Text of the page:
Showing at WatchTime New York 2017: Chronoswiss Sirius Flying Grand Regulator Skeleton


Lucerne-based Chronoswiss will be among the exhibiting watch brands at this year’s upcoming WatchTime New York event, held on October 13-14 in Manhattan’s Gotham Hall (click here for event details and to purchase tickets). In its first year at the event, the brand will be showcasing the Sirius Flying Grand Regulator Skeleton watch, a limited-edition collection of unusual skeletonized watches, and unveiling a new blue-dialed version within the series.

Chronoswiss Siruius Flying Skeleton Regulator

The first of the Flying Grand Regulators were released in 2016, and following the success of these pieces Chronoswiss released new, skeletonized versions of the watch earlier this year. Designed to focus on the essentials of the original Flying Grand Regulator, the skeletonized editions removed large portions of dial and made every effort to showcase their intricate movements. At 44 mm in a steel case, with long, straight lugs, an onion crown, and knurled edges on the bezel, the watch sits prominently on the wrist showcasing the brand’s labors.

Chronoswiss Flying Grand-Regulator Skeleton - reclining

The dial of the watch, as mentioned, is Chronoswiss’s idea of the “essentials” needed for a luxurious, skeletonized regulator watch. With an outer raised minute ring and a sole long, curvy minute hand passing over it, the piece is quite unusual in its layered dial construction and use of the hour-and-minute-hand style known as poire stuart. However, this unusual dial layout is by design and meant to evoke the original purpose of the “regulator” timekeeping style, placing the most immediately important hand — the minute hand — in the center; the running seconds hand towards the 6 o’clock mark within a small, funneled subdial; and the spade-shaped hour hand separate from the minute indicator in a much larger funneled sub-dial, with Roman numerals, at the 12 o’clock position.

The movement, visible through both the front and caseback of this skeletonized timepiece, is the hand-wound Chronoswiss Caliber C. 677S, capable of a 40-hour power reserve and featuring a hand-crafted Glucydur balance. The movement is also equipped with a hacking (stop-seconds) mechanism, which is activated upon removing the crown — a function useful in more accurately adjusting the time on a mechanical watch.

Chronoswiss Flying Grand-Regulator Skeleton - Dial CU

The watch is currently available in a blue dial with rhodium-plated accents, or a gray dial with rhodium-plated and maroon accents — both of which come on Louisiana alligator leather “hornback” straps with a clasp bracelet. While pricing for the blue-dialed version was unavailable at press time, it will likely be similar to that of the gray-dial model, at CHF 8,700 (or around $9,000). Each watch is limited to only 30 pieces — but you could have the chance to see and try one on at WatchTime New York. Click here to reserve your tickets today!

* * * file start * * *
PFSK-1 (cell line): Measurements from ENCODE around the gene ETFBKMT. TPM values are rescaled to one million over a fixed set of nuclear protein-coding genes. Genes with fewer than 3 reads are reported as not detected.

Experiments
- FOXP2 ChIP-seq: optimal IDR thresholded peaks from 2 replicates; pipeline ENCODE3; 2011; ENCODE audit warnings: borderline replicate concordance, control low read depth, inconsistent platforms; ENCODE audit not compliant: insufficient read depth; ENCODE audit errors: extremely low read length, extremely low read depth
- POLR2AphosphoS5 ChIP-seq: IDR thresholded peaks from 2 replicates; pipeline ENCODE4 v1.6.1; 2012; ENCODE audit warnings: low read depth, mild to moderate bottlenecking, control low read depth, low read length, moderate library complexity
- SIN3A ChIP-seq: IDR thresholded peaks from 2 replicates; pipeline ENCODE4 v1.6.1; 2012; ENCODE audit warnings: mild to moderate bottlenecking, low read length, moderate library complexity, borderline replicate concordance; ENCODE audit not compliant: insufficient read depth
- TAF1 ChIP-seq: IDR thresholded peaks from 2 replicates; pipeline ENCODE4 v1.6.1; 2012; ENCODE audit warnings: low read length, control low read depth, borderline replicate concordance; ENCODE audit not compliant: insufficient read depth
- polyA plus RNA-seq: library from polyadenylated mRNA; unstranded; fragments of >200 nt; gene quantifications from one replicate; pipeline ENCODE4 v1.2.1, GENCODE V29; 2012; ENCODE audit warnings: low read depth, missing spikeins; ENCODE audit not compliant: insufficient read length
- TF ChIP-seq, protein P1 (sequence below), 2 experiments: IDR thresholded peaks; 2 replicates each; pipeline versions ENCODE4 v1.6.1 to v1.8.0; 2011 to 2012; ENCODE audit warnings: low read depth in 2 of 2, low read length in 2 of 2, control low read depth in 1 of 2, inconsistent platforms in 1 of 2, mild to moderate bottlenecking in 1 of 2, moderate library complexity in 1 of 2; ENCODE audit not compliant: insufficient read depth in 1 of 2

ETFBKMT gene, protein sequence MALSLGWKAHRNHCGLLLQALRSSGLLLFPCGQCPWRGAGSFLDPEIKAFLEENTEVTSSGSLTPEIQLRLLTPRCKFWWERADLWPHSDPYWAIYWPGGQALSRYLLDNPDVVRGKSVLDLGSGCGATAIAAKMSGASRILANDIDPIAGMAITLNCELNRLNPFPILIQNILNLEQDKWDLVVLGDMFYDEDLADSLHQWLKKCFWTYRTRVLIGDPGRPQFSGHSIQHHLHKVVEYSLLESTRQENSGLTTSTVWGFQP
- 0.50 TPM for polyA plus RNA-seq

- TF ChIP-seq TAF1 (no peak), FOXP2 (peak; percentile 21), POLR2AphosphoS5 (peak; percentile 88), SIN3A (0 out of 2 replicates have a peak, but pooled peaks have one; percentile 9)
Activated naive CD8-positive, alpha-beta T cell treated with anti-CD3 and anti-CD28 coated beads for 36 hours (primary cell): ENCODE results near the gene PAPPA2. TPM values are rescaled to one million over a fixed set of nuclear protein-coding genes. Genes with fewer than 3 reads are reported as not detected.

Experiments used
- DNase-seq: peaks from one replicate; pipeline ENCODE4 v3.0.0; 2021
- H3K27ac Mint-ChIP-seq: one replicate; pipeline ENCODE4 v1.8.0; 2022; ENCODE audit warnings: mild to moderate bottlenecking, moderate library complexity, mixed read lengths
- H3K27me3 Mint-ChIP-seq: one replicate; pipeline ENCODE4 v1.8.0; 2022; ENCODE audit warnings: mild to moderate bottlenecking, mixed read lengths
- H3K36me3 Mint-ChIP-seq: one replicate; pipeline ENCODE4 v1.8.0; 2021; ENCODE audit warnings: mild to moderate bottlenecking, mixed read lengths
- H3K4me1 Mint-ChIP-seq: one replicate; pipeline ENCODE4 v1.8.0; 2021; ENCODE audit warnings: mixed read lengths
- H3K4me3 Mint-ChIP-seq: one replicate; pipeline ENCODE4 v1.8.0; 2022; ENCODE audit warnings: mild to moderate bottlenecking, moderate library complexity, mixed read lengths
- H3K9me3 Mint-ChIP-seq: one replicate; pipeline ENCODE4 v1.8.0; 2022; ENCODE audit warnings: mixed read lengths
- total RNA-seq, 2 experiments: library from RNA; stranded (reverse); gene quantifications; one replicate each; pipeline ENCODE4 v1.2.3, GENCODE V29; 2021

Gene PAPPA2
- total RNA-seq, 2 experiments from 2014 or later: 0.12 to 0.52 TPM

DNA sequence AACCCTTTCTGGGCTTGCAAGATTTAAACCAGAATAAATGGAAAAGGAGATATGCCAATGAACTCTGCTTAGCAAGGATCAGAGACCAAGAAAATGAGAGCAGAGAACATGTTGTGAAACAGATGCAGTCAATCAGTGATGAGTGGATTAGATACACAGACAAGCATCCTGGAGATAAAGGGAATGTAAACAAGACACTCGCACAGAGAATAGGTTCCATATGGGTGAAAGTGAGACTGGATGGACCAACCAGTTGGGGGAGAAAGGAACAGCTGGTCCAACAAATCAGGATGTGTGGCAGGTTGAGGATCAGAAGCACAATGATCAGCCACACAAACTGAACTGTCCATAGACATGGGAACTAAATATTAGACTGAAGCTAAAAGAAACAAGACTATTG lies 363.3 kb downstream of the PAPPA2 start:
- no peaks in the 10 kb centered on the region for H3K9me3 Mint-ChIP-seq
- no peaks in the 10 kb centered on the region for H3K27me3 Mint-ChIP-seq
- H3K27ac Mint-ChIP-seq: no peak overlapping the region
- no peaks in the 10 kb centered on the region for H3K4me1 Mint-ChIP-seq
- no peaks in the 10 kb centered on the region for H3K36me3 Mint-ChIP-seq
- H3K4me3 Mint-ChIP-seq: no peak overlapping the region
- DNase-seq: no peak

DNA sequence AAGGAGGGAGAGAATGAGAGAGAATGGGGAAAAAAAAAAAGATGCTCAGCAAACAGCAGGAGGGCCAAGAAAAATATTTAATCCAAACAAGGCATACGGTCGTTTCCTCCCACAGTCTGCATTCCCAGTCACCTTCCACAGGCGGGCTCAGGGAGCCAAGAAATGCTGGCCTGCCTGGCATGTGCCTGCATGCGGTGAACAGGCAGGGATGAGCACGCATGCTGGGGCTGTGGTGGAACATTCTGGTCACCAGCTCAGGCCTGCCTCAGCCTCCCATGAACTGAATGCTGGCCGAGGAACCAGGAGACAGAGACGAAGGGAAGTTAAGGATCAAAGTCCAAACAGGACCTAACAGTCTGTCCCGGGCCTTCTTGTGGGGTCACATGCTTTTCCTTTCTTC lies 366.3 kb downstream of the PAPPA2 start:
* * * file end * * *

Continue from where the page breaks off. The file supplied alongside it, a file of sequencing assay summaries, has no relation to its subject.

4 Responses to “Showing at WatchTime New York 2017: Chronoswiss Sirius Flying Grand Regulator Skeleton”

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  1. It´s not for seconds, but for minutes: There is a smaller counterpart under the minute hand that accurately depicts an inverse image of the areas of the minute scale on a central miniature scale. These are hidden from view due to the overlapping of the large scale with the hour funnel. This trick elicits unclouded joy for the sophisticated design because the minutes can still be precisely read.

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  2. Debashish

    This looks like a stunning watch, yet reading time at a glance would be really tough.

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  3. Richard Savard

    What is the purpose of the small dial in the center which appears to measure 30 second intervals ?

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    • No, it´s for seconds, but for minutes: There is a smaller counterpart under the minute hand that accurately depicts an inverse image of the areas of the minute scale on a central miniature scale. These are hidden from view due to the overlapping of the large scale with the hour funnel. This trick elicits unclouded joy for the sophisticated design because the minutes can still be precisely read.

      Reply
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